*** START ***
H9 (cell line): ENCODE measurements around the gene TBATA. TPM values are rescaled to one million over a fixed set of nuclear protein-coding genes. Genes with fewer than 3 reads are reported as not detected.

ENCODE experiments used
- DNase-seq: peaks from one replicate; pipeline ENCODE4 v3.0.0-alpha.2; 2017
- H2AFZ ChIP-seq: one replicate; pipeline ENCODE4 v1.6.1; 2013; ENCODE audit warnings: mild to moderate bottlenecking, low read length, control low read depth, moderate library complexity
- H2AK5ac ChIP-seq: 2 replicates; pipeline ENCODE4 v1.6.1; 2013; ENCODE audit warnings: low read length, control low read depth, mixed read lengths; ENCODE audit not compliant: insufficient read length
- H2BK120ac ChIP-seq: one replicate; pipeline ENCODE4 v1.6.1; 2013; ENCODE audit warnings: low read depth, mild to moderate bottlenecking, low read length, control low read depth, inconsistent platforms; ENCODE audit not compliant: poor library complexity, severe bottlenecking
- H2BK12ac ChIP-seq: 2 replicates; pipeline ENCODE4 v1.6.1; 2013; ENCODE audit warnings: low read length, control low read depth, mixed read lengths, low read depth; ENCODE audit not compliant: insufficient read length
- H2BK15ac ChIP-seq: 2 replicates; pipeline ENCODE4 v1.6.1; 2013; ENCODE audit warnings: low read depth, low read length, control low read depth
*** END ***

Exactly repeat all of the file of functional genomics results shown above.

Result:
H9 (cell line): ENCODE measurements around the gene TBATA. TPM values are rescaled to one million over a fixed set of nuclear protein-coding genes. Genes with fewer than 3 reads are reported as not detected.

ENCODE experiments used
- DNase-seq: peaks from one replicate; pipeline ENCODE4 v3.0.0-alpha.2; 2017
- H2AFZ ChIP-seq: one replicate; pipeline ENCODE4 v1.6.1; 2013; ENCODE audit warnings: mild to moderate bottlenecking, low read length, control low read depth, moderate library complexity
- H2AK5ac ChIP-seq: 2 replicates; pipeline ENCODE4 v1.6.1; 2013; ENCODE audit warnings: low read length, control low read depth, mixed read lengths; ENCODE audit not compliant: insufficient read length
- H2BK120ac ChIP-seq: one replicate; pipeline ENCODE4 v1.6.1; 2013; ENCODE audit warnings: low read depth, mild to moderate bottlenecking, low read length, control low read depth, inconsistent platforms; ENCODE audit not compliant: poor library complexity, severe bottlenecking
- H2BK12ac ChIP-seq: 2 replicates; pipeline ENCODE4 v1.6.1; 2013; ENCODE audit warnings: low read length, control low read depth, mixed read lengths, low read depth; ENCODE audit not compliant: insufficient read length
- H2BK15ac ChIP-seq: 2 replicates; pipeline ENCODE4 v1.6.1; 2013; ENCODE audit warnings: low read depth, low read length, control low read depth